Once upon a time in the castles of the Big Wind, also known as Wellington, people called bureaucrats decided they would build a new high speed road through the Kapiti Coast Empire. “It will be good for your economy,” they told the Emperor.
And so the road was built which they named ‘The Ewy.’
“We no longer need the old road,” the Wellingtonians told the Emperor, “so you can have it.”
“I need a name for my new road,” the Emperor said.
Google Maps in Mountain View, California, looked at the situation and said, “Ah, it is the Main Road, so that is what we shall call it.”
“No!” cried the Emperor, “that is too simple. Complexity, convolution and confusion is what my Empire is known for. The more names the road has the better!”
So the Emperor’s minions did consult their history books and came up with seven names for seven sections of the road, which together with Amohia and Rimutaka in the town of Paraparaumu, made nine in total. “Fantastic,” said the Emperor, pleased.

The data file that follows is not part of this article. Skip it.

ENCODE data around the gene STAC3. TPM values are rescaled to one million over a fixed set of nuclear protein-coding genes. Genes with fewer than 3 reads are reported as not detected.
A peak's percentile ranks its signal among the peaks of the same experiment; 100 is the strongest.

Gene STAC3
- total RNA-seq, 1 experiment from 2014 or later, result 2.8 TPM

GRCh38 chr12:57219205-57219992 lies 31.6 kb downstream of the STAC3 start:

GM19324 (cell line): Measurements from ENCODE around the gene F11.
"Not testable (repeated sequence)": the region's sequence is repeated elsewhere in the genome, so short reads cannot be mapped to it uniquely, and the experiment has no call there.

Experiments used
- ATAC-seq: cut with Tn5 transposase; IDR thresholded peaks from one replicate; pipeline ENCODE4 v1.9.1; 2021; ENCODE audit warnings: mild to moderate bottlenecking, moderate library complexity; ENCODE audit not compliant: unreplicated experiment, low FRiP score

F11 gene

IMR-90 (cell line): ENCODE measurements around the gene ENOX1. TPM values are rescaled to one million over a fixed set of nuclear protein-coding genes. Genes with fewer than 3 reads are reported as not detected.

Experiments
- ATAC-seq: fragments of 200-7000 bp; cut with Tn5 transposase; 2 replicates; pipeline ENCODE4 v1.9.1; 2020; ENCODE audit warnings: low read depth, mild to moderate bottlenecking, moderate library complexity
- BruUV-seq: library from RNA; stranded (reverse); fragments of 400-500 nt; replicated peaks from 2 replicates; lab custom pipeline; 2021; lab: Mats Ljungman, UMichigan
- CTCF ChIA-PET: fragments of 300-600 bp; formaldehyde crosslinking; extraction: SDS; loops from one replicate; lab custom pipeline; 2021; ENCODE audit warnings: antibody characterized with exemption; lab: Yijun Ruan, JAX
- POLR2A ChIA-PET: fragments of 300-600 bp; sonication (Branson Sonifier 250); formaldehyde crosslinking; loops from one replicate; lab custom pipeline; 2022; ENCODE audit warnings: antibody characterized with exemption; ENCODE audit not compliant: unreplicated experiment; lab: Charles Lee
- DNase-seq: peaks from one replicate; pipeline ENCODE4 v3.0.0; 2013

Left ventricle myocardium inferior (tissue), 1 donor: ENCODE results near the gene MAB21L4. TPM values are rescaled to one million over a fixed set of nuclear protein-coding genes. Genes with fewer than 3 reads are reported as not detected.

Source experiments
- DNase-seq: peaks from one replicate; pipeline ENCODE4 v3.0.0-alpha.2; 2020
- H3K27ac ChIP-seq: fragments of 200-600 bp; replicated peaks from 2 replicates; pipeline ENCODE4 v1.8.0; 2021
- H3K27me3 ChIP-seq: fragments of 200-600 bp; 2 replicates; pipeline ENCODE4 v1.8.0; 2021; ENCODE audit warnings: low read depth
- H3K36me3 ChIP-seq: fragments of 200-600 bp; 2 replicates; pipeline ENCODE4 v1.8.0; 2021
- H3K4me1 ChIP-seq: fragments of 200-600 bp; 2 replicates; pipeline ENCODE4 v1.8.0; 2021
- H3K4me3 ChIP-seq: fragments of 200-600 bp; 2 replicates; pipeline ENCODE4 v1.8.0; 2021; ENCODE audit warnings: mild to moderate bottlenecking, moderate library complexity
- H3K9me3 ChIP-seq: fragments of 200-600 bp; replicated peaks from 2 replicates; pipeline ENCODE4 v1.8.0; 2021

“But your Excellency,” said one of the councilors, whose job it was to provide counsel to the Emperor, “should we not ask the peasants what they think?”
“Oh, very well,” replied the Emperor, annoyed.
So the Emperor’s minions invited the peasants to provide names. And they did.
“Oh dear,” said the councilors to themselves, “the peasants do not like having nine names for the main road.”
One councilor who bravely risked the wrath of the Emperor, proclaimed, “There should be One Name to Rule Them All. I propose the Kapiti Coast Highway.” This despite the little problem that the coast was not visible from any part of it.
Even so, that makes sense, thought the peasants.
But this was not the land of sense.